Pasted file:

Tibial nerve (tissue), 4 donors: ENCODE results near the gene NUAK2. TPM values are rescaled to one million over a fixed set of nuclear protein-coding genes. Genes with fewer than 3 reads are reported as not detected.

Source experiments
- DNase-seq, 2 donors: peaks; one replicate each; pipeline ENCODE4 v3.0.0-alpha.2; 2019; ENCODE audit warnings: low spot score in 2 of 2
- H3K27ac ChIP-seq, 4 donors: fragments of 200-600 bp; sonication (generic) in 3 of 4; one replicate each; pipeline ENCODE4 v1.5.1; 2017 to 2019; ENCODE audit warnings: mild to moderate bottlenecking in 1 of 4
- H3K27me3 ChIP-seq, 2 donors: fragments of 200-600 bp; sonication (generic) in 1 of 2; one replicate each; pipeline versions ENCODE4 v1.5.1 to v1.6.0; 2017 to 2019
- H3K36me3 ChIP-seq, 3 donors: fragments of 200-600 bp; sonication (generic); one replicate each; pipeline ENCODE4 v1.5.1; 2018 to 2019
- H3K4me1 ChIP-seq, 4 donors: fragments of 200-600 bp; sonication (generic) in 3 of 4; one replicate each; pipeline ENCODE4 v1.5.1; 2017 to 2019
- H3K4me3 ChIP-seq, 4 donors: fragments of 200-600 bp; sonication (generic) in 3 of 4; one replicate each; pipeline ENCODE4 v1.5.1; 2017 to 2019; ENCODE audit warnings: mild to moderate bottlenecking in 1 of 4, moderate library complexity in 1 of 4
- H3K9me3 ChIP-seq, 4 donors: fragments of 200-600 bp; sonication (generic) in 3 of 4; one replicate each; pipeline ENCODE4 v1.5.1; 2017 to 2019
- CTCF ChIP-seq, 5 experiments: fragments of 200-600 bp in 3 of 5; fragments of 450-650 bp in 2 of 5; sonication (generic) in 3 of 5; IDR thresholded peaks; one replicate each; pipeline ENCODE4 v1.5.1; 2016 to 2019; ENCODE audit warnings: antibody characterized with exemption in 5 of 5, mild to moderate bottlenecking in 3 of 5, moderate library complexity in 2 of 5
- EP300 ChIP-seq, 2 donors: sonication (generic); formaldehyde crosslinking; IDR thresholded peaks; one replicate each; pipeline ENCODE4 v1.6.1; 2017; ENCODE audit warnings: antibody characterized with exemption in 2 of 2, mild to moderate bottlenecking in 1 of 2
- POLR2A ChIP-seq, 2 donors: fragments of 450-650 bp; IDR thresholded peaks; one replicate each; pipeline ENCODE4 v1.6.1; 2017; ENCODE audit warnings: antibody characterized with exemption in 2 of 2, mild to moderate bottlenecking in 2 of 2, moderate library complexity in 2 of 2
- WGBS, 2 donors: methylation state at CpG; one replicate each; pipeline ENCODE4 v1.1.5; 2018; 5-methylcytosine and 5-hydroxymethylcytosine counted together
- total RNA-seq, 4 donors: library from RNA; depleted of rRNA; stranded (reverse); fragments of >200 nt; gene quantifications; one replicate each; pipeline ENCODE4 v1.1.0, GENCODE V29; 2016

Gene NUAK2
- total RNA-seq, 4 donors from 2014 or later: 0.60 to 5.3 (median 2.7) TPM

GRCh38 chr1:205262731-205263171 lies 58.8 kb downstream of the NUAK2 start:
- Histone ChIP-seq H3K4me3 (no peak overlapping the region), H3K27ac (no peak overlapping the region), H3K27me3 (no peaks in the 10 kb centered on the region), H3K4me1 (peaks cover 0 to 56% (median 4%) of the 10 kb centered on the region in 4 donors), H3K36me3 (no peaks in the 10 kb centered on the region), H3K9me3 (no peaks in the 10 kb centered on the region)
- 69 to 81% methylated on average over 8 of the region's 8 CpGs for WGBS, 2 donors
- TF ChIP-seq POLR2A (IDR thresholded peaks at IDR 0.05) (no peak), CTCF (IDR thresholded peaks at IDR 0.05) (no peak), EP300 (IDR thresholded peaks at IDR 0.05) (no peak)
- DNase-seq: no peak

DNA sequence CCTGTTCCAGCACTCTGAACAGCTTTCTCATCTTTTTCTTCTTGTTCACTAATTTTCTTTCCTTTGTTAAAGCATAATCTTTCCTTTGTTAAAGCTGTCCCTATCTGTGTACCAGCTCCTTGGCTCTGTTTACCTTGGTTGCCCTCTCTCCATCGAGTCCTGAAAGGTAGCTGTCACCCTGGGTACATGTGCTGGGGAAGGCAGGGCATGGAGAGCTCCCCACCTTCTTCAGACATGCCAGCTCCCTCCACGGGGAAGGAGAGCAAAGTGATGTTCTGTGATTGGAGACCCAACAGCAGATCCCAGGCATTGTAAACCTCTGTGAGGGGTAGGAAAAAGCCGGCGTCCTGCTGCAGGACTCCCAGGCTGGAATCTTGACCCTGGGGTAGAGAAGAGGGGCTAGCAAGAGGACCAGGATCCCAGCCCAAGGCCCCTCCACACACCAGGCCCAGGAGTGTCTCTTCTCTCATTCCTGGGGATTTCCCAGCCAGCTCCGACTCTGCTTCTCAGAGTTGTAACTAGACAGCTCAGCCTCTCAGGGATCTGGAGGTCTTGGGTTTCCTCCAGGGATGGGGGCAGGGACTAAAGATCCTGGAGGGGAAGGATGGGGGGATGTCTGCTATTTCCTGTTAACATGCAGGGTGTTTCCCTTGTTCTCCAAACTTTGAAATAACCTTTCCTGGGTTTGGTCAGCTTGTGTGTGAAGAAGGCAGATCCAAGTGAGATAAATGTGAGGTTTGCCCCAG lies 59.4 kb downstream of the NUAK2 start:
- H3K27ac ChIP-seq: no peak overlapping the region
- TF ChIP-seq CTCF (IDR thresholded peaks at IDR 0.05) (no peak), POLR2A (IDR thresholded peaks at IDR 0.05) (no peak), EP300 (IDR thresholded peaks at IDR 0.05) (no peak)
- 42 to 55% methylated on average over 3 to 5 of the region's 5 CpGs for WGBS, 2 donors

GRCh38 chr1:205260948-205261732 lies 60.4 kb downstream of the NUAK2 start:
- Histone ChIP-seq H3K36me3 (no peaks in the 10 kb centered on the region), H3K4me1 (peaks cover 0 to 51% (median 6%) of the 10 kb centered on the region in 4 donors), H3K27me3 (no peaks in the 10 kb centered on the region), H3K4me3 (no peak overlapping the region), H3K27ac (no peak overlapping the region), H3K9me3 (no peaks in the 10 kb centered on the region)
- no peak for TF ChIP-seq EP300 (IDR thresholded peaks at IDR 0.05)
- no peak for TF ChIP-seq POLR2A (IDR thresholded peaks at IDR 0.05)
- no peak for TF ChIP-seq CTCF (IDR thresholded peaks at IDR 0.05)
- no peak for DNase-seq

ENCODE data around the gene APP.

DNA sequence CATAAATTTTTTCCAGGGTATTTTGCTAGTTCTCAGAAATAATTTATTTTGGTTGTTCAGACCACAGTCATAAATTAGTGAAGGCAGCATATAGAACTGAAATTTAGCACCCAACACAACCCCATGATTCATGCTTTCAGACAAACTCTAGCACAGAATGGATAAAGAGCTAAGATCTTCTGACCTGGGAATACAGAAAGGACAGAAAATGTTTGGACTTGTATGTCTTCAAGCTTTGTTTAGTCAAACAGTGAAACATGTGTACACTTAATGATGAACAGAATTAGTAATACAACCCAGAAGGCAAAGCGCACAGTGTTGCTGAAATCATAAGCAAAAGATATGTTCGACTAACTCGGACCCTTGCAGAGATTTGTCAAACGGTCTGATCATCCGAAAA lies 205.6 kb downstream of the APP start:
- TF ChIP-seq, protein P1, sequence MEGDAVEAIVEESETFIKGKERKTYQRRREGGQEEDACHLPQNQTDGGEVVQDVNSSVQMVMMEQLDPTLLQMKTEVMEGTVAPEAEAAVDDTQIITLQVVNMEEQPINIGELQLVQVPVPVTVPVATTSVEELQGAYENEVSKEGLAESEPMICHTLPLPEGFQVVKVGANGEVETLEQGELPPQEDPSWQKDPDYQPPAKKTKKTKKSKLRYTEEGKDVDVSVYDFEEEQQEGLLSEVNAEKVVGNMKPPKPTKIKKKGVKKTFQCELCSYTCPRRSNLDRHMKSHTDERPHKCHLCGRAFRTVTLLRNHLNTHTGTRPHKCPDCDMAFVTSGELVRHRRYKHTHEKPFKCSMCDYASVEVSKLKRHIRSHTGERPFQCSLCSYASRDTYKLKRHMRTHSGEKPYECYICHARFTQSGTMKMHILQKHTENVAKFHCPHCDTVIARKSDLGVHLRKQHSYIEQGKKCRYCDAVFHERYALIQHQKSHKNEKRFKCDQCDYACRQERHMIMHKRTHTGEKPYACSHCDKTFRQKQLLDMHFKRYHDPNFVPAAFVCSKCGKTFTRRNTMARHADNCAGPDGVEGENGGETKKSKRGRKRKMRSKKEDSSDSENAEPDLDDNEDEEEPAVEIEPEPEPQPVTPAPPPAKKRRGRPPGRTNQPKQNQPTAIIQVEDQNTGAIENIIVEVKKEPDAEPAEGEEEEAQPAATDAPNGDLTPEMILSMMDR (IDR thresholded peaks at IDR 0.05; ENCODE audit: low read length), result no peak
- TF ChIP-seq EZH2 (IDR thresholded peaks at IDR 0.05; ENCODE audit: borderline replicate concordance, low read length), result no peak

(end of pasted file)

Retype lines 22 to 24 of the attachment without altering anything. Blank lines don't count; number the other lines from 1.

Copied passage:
DNA sequence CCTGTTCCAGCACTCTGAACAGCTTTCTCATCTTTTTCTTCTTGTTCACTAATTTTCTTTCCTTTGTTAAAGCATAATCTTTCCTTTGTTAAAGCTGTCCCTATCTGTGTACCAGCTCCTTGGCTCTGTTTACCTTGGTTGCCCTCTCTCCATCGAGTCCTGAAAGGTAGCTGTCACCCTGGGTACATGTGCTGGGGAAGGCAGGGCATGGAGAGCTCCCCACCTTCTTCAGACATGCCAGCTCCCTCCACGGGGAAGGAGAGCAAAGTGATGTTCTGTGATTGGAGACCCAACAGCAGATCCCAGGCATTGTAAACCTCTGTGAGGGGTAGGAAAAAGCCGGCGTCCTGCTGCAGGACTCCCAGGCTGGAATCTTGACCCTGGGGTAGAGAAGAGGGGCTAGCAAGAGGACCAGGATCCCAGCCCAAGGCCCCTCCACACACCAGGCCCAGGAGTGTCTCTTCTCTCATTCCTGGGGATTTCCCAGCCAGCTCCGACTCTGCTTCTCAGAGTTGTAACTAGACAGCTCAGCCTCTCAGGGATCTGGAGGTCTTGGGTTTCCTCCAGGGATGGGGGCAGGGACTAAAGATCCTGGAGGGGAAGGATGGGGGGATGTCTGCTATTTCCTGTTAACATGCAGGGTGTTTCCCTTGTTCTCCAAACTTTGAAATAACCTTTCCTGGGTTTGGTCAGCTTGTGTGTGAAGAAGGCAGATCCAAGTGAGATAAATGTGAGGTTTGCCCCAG lies 59.4 kb downstream of the NUAK2 start:
- H3K27ac ChIP-seq: no peak overlapping the region
- TF ChIP-seq CTCF (IDR thresholded peaks at IDR 0.05) (no peak), POLR2A (IDR thresholded peaks at IDR 0.05) (no peak), EP300 (IDR thresholded peaks at IDR 0.05) (no peak)